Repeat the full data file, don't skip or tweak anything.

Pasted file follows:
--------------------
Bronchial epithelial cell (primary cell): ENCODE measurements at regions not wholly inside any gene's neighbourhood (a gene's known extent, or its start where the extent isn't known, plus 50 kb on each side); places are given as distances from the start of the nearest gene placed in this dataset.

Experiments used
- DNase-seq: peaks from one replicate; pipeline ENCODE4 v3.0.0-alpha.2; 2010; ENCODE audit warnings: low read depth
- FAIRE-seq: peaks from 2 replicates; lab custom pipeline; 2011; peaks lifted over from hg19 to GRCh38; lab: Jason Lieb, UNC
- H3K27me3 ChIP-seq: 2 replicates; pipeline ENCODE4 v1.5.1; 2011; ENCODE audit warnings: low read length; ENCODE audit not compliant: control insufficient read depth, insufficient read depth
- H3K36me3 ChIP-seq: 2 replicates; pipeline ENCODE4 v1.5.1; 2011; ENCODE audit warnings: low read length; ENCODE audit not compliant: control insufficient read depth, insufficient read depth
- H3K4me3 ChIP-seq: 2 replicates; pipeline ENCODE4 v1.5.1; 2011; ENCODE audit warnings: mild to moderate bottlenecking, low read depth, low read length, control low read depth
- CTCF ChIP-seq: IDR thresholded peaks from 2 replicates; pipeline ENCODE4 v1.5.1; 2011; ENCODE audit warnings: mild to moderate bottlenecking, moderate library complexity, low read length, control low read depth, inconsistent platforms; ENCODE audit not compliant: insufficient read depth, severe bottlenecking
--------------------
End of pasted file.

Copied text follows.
Bronchial epithelial cell (primary cell): ENCODE measurements at regions not wholly inside any gene's neighbourhood (a gene's known extent, or its start where the extent isn't known, plus 50 kb on each side); places are given as distances from the start of the nearest gene placed in this dataset.

Experiments used
- DNase-seq: peaks from one replicate; pipeline ENCODE4 v3.0.0-alpha.2; 2010; ENCODE audit warnings: low read depth
- FAIRE-seq: peaks from 2 replicates; lab custom pipeline; 2011; peaks lifted over from hg19 to GRCh38; lab: Jason Lieb, UNC
- H3K27me3 ChIP-seq: 2 replicates; pipeline ENCODE4 v1.5.1; 2011; ENCODE audit warnings: low read length; ENCODE audit not compliant: control insufficient read depth, insufficient read depth
- H3K36me3 ChIP-seq: 2 replicates; pipeline ENCODE4 v1.5.1; 2011; ENCODE audit warnings: low read length; ENCODE audit not compliant: control insufficient read depth, insufficient read depth
- H3K4me3 ChIP-seq: 2 replicates; pipeline ENCODE4 v1.5.1; 2011; ENCODE audit warnings: mild to moderate bottlenecking, low read depth, low read length, control low read depth
- CTCF ChIP-seq: IDR thresholded peaks from 2 replicates; pipeline ENCODE4 v1.5.1; 2011; ENCODE audit warnings: mild to moderate bottlenecking, moderate library complexity, low read length, control low read depth, inconsistent platforms; ENCODE audit not compliant: insufficient read depth, severe bottlenecking